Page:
If you’ve never heard of or seen a hummingbird swing, it is like a bird swing you might see in birdcages (if not thinner). They are super simplistic, and you can likely make your own if you want to.

Ensure you hang them in full sun near your flowering plants and/or bird feeders.

Don’t be concerned if they don’t use your new swing immediately. Give them time to warm up to it before they begin to use it. It could take some time to attract hummingbirds.

Admiring bird watchers will see their hummingbird friends if they just have a little patience!

6. Plant a hummingbird arch with flowers

A hummingbird arch can be as big as a full-size arbor arch or as small as a decorative wreath. Just be sure to decorate said arch with nectar-rich flowers!

There are climbing plants that hummingbirds love such as the cypress vine, cardinal climber, or trumpet vine.

Cypress is best if you live in a colder climate, but you can also grow cardinal climber from seed indoors and transplant out after the last frost.

These will be perfect for growing up on any trellis. Not only will it be visually appealing for your visiting hummingbird friends but for everyone who visits your hummingbird garden as well!

7. Plant flowers that are easy to grow in pots or hanging baskets 

If you’re a fan of hanging plants, you’re in luck! There are plenty that will attract hummingbirds to your garden. You can start by researching the following best plants to see which you prefer:

  1. Fuchsias
  2. Petunias
  3. Geraniums
  4. Nasturtiums
  5. Impatiens
  6. Lantana

Luckily, you’re not limited to these options as there are more you can choose from. Coral bells, verbena, and salvia are also excellent choices to consider!

8. Plant trees, shrubs, and vines that produce berries.

Given that hummingbirds love a water and sugar solution, it should be no surprise they love the naturally sweet juice that berries provide. Keeping plants that produce berries around can also help attract hummingbirds.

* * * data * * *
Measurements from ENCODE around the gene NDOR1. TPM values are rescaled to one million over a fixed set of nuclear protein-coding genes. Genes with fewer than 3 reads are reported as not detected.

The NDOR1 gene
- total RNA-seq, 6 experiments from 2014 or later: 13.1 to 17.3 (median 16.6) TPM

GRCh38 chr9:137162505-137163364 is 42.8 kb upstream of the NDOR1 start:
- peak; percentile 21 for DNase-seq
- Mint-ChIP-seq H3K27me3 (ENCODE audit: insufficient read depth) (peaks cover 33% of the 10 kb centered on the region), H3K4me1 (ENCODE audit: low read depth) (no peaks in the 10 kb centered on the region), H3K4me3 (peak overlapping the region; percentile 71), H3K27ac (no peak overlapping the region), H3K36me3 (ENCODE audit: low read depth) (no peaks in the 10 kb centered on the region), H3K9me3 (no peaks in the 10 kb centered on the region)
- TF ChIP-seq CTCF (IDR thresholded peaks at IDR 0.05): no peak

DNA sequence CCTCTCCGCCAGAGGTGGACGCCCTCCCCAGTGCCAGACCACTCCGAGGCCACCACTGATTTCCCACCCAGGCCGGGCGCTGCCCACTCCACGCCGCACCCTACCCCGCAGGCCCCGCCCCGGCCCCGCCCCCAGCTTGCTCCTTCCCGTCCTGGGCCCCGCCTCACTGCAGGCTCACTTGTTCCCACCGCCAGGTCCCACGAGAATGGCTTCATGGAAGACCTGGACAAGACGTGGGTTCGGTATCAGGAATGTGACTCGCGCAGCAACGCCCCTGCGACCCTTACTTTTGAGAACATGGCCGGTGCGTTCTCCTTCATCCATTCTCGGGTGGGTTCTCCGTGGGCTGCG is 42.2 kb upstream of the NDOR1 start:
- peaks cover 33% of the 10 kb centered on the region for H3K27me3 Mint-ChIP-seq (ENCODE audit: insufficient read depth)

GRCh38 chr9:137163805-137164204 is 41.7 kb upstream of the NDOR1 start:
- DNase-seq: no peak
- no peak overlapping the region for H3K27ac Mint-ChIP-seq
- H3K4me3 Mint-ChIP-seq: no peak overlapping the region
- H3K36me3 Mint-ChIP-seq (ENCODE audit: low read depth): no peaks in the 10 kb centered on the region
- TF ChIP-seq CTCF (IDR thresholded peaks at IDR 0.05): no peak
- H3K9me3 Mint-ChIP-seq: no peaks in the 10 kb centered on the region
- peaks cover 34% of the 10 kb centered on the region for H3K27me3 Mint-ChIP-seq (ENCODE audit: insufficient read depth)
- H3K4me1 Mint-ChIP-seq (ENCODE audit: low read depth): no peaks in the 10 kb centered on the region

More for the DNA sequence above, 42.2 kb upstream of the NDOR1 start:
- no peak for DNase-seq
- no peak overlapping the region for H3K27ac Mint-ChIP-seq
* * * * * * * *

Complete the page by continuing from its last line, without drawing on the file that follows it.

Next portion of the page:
You might consider peaches, red fruits, or those with pink shades as these bright colors are highly attractive to hummingbirds. Brightly colored fruits like red berries will bring hummingbirds from all over.

9. Planting native plants

Researching and planting specifically native plants in your hummingbird garden will be easier to manage and a treat for all of your local pollinators. Hummingbirds will favor these plants, especially ones with large leaves, to lay their eggs and provide nourishment for their larvae.

10. Provide nesting material

Hummingbirds generally use moss, feathers, spider silk, lichen, and bits of plants to nest—however, there are items you can add to their repertoire by keeping them around to help their nest-building ventures!

  • Cotton balls – They love pulling small pieces off of the cotton ball to help build their nest
  • Dead leaves and twigs – Keep a collection of dead leaves and twigs for hummingbirds to have easy access to 
  • String or thread – You likely already have this around your house (yarn works too)
  • Grass clippings – You can leave out dead grass or regular grass bits after mowing

You may even want to add some sweet birdhouses to encourage hummingbirds to stick around. Provide feeders filled with things hummingbirds will enjoy too.

11. Say no to poisons and pesticides

You should make sure the birds are sheltered from predators when they cannot be seen in their natural habitat. To protect hummingbirds from hummingbird diseases, avoid the use of toxic chemical substances or pesticides.

Remember, everything you put inside your garden will go into producing the flower nectar your birds need. Take into consideration these things while choosing garden maintenance.

The American Bird Conservancy article provides information on how pesticides and poisonous chemicals affect the bird population.

For best results, pair these ideas together for your ideal hummingbird garden, and you are sure to see hummingbirds within due time.

However, it’s important to be patient as your hummingbird garden plans come to life. It might take time for them to learn where your feeding sources are and then to go back and tell all their friends!

In the meantime, enjoy your sunny garden and the colorful, nectar-rich blooms, that will soon attract plenty of nesting hummingbirds.

Mary Jane Duford
Mary Jane Duford

Mary Jane Duford is a gardening expert and founder of Home for the Harvest. She's also an engineer and certified permaculture garden designer. Mary Jane has been featured by publications such as Real Simple, Mother Earth News, Homes & Gardens, Heirloom Gardener, and Family Handyman.